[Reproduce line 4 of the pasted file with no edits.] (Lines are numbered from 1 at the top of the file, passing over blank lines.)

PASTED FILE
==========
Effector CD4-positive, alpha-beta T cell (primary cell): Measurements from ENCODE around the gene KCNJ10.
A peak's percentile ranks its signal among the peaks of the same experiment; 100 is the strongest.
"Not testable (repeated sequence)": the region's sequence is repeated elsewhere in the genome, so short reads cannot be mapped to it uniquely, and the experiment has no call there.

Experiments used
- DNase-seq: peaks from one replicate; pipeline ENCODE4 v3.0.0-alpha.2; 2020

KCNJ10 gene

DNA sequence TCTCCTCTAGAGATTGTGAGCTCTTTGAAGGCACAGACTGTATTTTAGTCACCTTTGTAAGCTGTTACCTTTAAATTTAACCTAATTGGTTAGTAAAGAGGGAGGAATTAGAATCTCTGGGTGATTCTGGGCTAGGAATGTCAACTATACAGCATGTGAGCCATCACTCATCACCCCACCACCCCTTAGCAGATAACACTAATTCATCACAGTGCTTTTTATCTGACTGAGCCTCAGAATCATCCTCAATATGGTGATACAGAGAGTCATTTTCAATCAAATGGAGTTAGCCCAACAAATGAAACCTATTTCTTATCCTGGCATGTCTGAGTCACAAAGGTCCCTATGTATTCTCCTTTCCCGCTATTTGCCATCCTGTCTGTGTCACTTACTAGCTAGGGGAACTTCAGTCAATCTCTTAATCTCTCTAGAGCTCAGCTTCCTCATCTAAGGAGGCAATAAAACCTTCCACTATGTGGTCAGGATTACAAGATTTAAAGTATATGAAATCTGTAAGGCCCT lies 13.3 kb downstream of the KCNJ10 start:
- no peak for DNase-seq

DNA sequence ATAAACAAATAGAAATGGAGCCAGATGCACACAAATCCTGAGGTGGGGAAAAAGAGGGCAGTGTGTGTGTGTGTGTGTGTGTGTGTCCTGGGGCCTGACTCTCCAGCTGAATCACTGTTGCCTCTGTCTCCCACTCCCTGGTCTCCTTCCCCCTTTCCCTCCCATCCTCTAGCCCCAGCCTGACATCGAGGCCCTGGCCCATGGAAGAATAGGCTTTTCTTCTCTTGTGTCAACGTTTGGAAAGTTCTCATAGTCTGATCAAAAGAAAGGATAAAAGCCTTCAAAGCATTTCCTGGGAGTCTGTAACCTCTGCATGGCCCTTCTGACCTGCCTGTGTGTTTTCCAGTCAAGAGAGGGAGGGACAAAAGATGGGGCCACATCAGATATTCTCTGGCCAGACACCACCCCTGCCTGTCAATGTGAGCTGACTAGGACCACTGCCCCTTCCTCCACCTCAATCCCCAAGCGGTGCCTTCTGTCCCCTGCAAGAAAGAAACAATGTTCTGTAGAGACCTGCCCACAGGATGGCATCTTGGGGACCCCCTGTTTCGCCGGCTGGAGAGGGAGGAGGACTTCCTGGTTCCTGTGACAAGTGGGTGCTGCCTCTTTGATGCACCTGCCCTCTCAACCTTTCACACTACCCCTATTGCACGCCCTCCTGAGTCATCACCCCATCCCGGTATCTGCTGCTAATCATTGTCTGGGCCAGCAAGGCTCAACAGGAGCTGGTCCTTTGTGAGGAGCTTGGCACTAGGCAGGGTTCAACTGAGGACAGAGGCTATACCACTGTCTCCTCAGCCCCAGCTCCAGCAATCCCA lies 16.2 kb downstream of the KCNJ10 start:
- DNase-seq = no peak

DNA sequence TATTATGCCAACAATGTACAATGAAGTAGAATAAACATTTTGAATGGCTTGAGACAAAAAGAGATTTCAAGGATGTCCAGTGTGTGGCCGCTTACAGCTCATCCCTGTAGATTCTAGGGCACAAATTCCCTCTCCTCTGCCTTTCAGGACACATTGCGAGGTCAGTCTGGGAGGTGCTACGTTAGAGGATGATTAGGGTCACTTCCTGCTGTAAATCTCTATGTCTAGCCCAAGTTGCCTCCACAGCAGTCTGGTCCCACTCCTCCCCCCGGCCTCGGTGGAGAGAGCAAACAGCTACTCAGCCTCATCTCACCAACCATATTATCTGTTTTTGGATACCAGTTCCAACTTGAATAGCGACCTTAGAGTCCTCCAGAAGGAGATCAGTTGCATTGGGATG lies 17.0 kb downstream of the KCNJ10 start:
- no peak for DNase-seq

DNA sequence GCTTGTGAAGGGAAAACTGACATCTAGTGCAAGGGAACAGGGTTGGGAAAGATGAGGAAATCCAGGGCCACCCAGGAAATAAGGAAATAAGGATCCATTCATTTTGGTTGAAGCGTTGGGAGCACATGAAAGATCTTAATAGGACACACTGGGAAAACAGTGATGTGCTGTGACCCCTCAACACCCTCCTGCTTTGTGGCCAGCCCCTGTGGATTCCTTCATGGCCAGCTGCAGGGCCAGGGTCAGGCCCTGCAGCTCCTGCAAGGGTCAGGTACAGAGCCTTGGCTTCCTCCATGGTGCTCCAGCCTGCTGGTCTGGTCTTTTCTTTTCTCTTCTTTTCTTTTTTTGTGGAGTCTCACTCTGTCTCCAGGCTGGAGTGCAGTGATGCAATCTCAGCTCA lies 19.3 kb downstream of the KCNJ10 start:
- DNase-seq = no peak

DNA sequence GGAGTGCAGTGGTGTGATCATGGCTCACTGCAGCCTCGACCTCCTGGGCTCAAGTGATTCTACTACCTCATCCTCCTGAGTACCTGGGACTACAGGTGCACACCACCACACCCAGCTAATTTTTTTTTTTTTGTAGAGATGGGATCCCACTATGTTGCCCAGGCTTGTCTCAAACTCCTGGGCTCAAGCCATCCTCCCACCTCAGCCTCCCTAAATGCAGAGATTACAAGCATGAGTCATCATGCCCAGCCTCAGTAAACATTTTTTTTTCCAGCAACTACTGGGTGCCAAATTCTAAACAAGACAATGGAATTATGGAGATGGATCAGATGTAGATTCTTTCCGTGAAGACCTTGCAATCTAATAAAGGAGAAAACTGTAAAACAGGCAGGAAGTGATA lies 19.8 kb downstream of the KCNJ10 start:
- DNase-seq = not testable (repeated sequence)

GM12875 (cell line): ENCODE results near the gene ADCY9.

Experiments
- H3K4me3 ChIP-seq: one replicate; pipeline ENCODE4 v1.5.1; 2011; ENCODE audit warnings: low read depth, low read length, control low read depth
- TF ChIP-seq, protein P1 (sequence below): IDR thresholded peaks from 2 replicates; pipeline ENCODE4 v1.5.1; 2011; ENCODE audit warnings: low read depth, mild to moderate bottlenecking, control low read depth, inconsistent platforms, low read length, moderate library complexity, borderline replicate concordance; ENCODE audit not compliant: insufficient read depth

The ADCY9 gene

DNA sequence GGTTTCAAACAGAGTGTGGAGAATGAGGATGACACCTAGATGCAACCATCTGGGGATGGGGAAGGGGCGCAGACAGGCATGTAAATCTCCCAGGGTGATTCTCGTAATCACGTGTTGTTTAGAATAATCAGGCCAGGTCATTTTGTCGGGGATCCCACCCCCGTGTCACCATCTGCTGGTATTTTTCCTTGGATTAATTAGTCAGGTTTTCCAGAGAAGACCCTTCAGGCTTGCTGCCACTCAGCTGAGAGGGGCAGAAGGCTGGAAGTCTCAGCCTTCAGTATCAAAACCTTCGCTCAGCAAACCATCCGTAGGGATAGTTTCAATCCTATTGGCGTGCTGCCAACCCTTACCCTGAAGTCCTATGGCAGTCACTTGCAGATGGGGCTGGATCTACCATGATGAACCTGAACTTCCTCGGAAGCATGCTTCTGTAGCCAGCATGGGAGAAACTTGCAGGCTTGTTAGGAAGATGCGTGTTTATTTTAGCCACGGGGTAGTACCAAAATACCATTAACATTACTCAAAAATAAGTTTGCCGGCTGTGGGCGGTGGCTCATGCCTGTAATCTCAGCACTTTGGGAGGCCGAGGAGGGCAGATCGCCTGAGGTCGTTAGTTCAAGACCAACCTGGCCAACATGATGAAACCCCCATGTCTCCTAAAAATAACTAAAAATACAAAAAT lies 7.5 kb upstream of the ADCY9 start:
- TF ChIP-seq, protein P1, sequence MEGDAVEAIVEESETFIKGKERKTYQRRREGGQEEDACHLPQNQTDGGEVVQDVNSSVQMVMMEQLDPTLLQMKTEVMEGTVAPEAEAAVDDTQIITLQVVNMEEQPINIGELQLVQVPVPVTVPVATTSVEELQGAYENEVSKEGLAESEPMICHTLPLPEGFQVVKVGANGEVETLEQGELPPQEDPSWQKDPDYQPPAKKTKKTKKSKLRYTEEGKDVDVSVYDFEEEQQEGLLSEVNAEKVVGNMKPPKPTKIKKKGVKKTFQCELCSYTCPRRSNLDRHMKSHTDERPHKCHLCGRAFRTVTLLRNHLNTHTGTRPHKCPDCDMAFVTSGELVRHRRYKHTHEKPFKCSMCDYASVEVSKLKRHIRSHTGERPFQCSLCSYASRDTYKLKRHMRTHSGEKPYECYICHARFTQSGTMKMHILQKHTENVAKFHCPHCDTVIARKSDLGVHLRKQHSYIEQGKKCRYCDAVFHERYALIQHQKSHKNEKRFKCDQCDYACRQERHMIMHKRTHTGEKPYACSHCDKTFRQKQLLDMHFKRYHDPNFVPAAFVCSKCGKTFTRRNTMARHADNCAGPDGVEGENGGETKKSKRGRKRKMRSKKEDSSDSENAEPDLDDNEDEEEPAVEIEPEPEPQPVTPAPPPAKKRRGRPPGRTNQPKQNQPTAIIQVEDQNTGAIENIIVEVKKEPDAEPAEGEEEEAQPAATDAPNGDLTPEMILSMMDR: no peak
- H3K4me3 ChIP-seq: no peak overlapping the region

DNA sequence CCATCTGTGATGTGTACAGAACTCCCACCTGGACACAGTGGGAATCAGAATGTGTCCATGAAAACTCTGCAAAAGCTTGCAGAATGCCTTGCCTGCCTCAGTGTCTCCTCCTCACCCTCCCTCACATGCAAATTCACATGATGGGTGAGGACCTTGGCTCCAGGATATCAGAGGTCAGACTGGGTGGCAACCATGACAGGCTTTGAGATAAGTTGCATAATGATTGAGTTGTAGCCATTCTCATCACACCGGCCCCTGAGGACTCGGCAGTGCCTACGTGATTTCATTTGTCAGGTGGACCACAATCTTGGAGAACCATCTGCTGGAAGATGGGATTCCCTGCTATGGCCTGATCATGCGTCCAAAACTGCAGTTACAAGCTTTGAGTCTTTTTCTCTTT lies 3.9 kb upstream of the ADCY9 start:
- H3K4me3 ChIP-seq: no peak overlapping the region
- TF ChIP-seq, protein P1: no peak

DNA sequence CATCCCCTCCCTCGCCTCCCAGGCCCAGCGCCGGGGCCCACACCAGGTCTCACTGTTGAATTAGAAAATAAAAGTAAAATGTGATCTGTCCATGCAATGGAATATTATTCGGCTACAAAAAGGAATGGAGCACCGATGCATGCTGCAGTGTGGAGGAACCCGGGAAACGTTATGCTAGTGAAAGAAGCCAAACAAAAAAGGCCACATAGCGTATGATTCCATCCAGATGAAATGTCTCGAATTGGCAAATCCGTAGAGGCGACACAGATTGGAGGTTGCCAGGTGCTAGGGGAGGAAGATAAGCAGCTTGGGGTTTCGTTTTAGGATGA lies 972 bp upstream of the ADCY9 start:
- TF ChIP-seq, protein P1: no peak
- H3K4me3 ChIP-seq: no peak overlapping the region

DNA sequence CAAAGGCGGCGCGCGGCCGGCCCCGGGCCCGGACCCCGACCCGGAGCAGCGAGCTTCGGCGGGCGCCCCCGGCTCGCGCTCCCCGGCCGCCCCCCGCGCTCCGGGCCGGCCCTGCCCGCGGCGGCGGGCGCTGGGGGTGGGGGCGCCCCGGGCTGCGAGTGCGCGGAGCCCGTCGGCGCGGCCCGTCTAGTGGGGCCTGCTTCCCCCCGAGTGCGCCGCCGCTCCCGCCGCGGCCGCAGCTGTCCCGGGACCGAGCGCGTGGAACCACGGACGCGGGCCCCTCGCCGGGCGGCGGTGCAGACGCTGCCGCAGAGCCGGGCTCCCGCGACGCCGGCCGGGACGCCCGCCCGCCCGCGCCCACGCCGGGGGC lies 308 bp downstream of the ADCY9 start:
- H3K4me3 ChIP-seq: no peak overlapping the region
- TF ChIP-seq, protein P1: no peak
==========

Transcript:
Experiments used